The Jay Leno cameo was a high point. The former Tonight Show host is well known for favoring classic cars, especially if they are rare. And he’s well known as a rich guy who’d pay anything to get his hand on some neglected bucket of spark plugs and chassis. The set up was very real, almost believable. We could see him paying Homer just to lock it away. Leno seems like the kind of guy who actually likes to get under hood and tinker. The twist, though, that he had been entirely clueless about new cars his entire life is perfectly unexpected.
The Simpsons throw a new curve into a joke from the screwball comedy Who Fed Roger Eber– I mean, Who Framed Roger Rabbit. It is one of the first rules of cartoon comedy: if anyone, and that means anyone, hums, knocks or tap dances first opening phrase of “Shave and a Haircut,” any animated creature within earshot is obligated to complete the phrase. Tonight, the French know that the best way to flush out an American in Paris is to say, tauntingly, “Marco.” An American, especially an animated one drawn in the United States, must reply “Polo.” Except some republicans who still say Rubio.
Oh and the bit about Homer saying he’d sell the car as long as no questions are asked and shutting Leno down when he asks how much is classic comedy. The Michelin tire guys joke and the sight gag about Maggie’s bonnet were quick and relatively obscure enough for a giggle. I liked seeing that the Simpsons still keep the big ugly head of Xtapolapocetl sitting around. It comforts me to see the references to older episodes.
Like a chubby duded in a tiny car, The Simpsons’ “To Courier with Love” is funny but really doesn’t go anywhere. Yeah, they go to Paris. But it’s not like the Simpsons never get out of Springfield. This is their second trip to France, thought their first as a family. They’ve been to Italy, China, Australia, New York, Malibu, Itchy and Scratchy Land. They went to space a couple of times, including an aborted trip. But usually there’s a huge but at the end of the trip, even if it’s only a big boot primed to kick that big butt because of some international incident. The difference here is that the Simpsons seem to have had a very nice time. And we wanted to see them deported.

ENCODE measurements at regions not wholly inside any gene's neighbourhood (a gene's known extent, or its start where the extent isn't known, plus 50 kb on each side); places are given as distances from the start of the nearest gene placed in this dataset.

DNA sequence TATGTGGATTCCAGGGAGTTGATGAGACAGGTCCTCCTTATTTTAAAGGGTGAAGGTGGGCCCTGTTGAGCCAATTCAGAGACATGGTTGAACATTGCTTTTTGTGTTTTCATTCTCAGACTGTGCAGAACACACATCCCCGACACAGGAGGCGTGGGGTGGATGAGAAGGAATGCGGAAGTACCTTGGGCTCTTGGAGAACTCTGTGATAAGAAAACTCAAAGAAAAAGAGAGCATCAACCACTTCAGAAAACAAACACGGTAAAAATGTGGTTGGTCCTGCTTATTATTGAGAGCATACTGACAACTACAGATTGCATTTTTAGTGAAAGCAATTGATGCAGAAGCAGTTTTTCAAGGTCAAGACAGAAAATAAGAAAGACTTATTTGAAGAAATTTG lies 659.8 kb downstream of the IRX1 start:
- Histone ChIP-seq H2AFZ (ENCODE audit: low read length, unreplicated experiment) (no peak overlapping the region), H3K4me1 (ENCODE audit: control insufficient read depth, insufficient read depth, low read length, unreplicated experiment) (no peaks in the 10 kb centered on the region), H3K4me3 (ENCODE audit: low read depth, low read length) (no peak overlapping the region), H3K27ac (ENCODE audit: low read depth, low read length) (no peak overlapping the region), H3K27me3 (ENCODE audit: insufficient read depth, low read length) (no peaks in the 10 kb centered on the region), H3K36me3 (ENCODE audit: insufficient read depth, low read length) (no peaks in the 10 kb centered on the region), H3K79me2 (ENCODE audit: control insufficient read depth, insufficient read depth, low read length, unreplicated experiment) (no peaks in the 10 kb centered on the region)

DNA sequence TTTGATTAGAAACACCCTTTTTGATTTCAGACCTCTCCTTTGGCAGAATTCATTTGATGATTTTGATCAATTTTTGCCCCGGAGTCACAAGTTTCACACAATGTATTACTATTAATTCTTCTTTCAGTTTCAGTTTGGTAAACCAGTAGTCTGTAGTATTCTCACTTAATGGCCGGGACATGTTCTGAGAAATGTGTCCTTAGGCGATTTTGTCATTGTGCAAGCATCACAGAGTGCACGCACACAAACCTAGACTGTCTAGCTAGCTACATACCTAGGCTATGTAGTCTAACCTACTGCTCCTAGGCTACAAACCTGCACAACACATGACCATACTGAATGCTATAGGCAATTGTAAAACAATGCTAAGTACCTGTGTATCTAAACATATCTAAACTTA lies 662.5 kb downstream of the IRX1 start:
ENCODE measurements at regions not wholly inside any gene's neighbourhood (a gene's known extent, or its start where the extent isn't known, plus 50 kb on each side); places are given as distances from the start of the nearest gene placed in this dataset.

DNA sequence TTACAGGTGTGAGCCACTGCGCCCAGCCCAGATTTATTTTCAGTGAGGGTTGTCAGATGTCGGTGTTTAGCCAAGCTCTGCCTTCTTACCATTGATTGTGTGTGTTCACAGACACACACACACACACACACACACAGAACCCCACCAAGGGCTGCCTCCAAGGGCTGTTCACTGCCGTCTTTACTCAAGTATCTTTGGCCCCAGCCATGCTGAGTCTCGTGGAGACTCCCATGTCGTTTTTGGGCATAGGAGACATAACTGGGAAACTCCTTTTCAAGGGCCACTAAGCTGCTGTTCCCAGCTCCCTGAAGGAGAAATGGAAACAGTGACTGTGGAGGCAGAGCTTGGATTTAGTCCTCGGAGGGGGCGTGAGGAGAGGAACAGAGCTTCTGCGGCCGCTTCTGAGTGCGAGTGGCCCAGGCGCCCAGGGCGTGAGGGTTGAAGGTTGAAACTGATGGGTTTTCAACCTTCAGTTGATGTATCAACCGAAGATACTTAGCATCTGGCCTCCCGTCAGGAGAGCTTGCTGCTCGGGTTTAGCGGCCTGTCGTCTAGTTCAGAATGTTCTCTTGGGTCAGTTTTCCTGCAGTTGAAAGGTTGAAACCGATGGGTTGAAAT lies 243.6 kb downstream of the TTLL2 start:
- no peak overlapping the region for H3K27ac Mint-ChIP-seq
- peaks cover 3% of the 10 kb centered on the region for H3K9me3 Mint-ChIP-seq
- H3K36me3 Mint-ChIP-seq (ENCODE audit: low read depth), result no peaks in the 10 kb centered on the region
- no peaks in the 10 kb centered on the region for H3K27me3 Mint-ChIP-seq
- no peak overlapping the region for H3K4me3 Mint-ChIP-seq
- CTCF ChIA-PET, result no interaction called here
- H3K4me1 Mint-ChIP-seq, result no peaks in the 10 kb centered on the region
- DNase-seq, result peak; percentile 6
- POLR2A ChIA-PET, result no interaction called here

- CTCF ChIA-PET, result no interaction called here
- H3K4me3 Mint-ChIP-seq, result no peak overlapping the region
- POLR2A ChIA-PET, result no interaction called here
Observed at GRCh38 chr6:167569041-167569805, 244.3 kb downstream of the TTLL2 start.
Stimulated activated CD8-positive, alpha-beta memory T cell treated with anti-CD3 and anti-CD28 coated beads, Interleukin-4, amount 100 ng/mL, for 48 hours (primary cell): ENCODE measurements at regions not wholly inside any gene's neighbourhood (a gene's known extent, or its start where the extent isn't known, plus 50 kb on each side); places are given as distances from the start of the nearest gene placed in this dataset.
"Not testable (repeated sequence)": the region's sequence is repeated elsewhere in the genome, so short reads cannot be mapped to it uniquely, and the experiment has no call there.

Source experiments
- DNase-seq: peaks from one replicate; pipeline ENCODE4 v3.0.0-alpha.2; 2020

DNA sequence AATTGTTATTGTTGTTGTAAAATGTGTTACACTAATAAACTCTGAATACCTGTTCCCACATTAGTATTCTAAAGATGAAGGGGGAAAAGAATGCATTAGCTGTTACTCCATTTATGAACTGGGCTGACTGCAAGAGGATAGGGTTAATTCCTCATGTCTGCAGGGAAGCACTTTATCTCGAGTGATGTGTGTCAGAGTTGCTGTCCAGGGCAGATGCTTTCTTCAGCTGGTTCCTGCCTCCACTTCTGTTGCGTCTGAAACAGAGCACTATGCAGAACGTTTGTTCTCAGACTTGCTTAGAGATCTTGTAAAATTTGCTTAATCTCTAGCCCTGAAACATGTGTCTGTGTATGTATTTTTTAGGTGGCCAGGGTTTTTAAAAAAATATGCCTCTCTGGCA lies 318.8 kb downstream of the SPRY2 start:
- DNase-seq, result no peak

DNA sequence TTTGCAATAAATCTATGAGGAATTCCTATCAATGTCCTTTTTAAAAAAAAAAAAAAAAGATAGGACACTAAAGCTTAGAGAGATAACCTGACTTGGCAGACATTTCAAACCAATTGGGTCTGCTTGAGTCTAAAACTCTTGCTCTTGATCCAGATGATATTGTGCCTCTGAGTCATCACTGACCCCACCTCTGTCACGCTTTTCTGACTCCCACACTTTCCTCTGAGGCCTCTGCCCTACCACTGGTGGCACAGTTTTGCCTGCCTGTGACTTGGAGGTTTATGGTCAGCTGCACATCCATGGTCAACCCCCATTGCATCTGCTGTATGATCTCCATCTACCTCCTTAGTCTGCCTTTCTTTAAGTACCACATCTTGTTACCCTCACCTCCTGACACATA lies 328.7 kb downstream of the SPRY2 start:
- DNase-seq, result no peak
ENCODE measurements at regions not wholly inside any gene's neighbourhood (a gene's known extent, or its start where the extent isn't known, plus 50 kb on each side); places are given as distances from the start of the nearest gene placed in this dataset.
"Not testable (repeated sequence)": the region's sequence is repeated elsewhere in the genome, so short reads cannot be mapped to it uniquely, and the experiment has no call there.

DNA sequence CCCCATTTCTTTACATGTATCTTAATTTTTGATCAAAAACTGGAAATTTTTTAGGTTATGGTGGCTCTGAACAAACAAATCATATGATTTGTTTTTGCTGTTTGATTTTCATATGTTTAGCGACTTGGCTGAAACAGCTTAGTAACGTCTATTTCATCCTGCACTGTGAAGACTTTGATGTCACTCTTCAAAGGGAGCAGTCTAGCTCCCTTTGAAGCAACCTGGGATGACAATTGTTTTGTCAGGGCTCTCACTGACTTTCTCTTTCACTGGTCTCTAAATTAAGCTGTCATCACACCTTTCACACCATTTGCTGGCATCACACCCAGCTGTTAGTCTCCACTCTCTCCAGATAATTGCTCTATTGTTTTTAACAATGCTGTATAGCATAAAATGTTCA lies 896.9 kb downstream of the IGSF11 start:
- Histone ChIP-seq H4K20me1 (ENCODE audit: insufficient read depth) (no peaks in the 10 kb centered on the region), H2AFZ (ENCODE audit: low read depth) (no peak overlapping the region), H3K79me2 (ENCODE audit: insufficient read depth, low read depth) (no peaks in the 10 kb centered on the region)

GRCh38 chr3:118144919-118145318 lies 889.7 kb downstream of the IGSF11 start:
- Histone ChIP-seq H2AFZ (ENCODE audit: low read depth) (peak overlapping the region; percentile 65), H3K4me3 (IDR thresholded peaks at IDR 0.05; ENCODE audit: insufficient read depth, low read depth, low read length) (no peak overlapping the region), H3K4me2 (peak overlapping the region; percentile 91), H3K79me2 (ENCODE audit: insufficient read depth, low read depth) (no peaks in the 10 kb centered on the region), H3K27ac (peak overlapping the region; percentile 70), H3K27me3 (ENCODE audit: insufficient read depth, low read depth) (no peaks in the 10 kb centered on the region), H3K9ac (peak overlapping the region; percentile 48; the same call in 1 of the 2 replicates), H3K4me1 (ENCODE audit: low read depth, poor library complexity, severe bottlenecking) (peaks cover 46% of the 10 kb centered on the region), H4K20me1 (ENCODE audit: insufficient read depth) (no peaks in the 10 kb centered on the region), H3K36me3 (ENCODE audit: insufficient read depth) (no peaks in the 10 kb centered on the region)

“To Courier with Love” was written by Bill Odenkirk and directed by Timothy Bailey. The Simpsons stars Dan Castellaneta as Homer Simpson, Julie Kavner as Marge Simpson, Nancy Cartwright as Bart Simpson and Nelson, Yeardley Smith as Lisa Simpson. Pamela Hayden plays Millhouse.
Chalkboard: Dirty clothes are not a Mother’s Day gift.
But It All Went By So Fast: Very well, I’ll assent to your terms, but given your history of recidivism, please give me your every assurance that this is just a temporary arrangement. Clean out garage. Send Provoke war between wasps and hornets. Check to laminator. Nag Nag Nag. We can get back those water bottles the TSA took. Visit Capital City. Fifth Street and Zero Ave. Springfield Air. Hong Kong. Keflavik.